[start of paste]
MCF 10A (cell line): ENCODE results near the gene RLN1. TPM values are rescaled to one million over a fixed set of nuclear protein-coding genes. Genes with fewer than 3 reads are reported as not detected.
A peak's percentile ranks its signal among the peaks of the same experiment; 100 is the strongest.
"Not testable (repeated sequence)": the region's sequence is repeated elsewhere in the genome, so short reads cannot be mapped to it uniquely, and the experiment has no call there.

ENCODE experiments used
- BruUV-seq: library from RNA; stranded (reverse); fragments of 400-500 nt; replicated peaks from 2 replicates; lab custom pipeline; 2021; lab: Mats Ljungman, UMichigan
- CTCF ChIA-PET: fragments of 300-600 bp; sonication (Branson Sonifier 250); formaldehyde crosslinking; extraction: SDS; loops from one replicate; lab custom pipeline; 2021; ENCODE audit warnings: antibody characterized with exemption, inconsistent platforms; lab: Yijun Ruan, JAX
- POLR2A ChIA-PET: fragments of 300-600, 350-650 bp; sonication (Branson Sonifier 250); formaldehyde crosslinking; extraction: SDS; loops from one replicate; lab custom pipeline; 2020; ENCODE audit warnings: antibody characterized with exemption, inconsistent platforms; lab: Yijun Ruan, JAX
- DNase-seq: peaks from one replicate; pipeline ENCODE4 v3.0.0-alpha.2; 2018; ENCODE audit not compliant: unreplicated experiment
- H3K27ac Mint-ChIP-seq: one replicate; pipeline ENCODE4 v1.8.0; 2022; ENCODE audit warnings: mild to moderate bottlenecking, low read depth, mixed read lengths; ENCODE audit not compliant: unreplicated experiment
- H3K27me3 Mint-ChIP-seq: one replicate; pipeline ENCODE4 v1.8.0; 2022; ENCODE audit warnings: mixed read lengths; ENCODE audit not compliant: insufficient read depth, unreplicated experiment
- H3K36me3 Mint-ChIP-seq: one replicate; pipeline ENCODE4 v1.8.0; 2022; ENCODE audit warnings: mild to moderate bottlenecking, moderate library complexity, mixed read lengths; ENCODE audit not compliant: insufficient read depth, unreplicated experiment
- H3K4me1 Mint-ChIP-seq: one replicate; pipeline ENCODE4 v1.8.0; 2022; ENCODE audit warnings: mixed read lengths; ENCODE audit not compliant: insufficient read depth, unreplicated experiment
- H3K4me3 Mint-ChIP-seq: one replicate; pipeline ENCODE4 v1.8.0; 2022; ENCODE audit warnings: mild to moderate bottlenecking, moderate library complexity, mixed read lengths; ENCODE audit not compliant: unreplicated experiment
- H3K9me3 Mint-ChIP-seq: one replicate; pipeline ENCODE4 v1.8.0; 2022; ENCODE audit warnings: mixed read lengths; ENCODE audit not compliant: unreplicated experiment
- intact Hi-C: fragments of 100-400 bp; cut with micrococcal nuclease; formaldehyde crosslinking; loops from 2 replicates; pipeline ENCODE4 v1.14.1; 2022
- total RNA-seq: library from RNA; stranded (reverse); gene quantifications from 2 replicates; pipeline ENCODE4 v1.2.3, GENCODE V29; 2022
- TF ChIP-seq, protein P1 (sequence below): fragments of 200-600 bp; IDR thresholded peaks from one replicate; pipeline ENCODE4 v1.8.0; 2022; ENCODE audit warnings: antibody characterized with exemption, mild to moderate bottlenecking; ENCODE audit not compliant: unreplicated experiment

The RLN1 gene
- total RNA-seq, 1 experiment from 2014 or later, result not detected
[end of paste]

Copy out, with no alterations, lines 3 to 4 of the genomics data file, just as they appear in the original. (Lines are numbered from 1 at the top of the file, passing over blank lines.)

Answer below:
"Not testable (repeated sequence)": the region's sequence is repeated elsewhere in the genome, so short reads cannot be mapped to it uniquely, and the experiment has no call there.

ENCODE experiments used